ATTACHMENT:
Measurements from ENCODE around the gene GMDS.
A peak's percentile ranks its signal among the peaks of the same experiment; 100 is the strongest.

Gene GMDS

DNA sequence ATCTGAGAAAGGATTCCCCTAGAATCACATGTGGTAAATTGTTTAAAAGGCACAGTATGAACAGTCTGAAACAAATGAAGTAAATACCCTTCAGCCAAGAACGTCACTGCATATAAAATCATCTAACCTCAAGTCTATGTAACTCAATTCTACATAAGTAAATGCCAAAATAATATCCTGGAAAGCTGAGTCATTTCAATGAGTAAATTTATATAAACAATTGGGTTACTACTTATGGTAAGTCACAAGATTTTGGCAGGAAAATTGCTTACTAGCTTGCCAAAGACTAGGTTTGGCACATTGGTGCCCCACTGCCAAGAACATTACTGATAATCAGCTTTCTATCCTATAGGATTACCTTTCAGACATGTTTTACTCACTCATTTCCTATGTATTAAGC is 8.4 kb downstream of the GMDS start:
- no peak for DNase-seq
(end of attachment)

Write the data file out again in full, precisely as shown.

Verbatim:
Measurements from ENCODE around the gene GMDS.
A peak's percentile ranks its signal among the peaks of the same experiment; 100 is the strongest.

Gene GMDS

DNA sequence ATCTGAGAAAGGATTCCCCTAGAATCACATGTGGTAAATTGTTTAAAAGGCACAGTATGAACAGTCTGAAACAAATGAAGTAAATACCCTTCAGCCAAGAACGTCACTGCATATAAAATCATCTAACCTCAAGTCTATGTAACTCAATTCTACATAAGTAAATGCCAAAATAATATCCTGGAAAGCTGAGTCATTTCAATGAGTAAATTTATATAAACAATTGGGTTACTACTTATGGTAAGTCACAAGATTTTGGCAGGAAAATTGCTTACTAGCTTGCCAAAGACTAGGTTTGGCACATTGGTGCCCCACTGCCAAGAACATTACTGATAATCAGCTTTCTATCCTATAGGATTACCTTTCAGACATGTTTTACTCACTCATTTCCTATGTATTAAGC is 8.4 kb downstream of the GMDS start:
- no peak for DNase-seq